Successful Transitions in the Family Business
Successfully transitioning your business to the next generation is difficult and there are many questions to answer.
These are a few of the difficult questions that our clients wrestle with when it comes to succession:
- Will shares in the family business be offered to all the children, or just ones working in the business?
- What about key staff who are not family?
- When is the right time to initiate the transition?
- What is the business worth?
- When should I give up voting control?
- What if I start the process and it isn’t working?
Over the years, we have served as a guide for many businesspeople as they navigate the choppy waters of business succession. Through our experience, we have observed certain themes for successful outcomes.
Following is a sample of what we like to see when the next generation is brought into ownership:
- Healthy relational dynamics between the generations is a key factor. If we are starting from a position of poor communication, distrust, and entitlement, the road to a successful outcome is tougher and longer. Alternatively, if there is positive communication, humble attitudes, and trust between the generations, the chance of successful succession increases dramatically.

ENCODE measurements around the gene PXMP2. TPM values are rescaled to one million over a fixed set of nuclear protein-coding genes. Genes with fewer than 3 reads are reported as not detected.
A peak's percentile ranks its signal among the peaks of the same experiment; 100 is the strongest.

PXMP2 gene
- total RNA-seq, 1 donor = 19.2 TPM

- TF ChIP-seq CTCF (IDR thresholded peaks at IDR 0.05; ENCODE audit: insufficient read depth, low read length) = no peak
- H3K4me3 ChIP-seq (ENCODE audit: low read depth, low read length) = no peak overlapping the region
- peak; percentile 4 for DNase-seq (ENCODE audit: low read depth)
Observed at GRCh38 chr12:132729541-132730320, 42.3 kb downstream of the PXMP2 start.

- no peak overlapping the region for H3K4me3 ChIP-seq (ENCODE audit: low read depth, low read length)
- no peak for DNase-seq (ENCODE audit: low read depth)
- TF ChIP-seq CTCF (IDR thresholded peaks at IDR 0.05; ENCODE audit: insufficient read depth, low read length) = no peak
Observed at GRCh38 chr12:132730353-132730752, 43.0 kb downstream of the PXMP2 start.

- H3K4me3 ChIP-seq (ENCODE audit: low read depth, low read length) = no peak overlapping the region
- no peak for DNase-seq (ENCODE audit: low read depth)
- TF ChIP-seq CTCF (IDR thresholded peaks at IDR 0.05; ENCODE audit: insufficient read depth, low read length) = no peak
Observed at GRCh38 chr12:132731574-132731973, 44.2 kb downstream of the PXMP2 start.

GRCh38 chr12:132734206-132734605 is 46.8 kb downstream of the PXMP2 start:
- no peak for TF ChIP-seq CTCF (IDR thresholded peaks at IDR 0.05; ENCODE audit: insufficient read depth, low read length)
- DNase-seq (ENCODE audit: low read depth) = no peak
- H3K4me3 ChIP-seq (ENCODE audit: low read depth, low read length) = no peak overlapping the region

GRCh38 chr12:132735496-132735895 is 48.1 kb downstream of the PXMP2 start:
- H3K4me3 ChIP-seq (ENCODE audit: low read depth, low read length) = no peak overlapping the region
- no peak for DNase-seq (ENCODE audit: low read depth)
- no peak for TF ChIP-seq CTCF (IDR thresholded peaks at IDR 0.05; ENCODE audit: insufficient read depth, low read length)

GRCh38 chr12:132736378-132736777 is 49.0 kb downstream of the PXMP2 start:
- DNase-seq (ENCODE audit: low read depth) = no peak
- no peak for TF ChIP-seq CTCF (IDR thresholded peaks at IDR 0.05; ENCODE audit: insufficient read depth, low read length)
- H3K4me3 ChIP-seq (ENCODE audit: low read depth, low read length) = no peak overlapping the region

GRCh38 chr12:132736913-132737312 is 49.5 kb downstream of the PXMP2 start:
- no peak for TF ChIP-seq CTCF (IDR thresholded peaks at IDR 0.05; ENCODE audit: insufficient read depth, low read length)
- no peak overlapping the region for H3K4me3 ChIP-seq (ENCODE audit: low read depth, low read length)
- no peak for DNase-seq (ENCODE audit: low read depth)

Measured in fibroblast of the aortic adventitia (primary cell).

- Employment in the company is often important. When the next generations’ livelihood is connected to the business, they are invested in the daily operations of the enterprise and therefore, typically care more as an owner.
- Employment in the company is valuable, but so is length of employment. Working with the company for an extended period, whether it is 3 years or 5 years, or more, shows the individual is committed and has gained some experience. Long term employment may also be an indication of an individuals’ job satisfaction which is important in the next generation of ownership.
- We often want to see the next generation have skin in the game. Are they willing to invest their own money to be an owner in the company? If not, this may be a red flag. This certainly doesn’t need to be the whole purchase price. Often it is a small percentage, but when one’s own money is involved, it is taken more seriously.
- Gender should not be a determining factor. While the most common situation is a father passing the business down to sons, one should not assume it will go that way. We have seen multiple examples of very capable daughters, who when given an opportunity in the family business, run with it and thrive.
- It is also helpful when succession is given time to percolate. It is not a process that happens overnight …… in fact, it often requires years to complete. During this time, patience and effective communication with all the stakeholders is necessary.
Please note, that while we have observed these themes for successful outcomes, every situation is different. What has worked for one business transition, may look different for another.
If you would like to discuss your unique situation and feel that our experience and process may be helpful, feel free to contact me at email@example.com.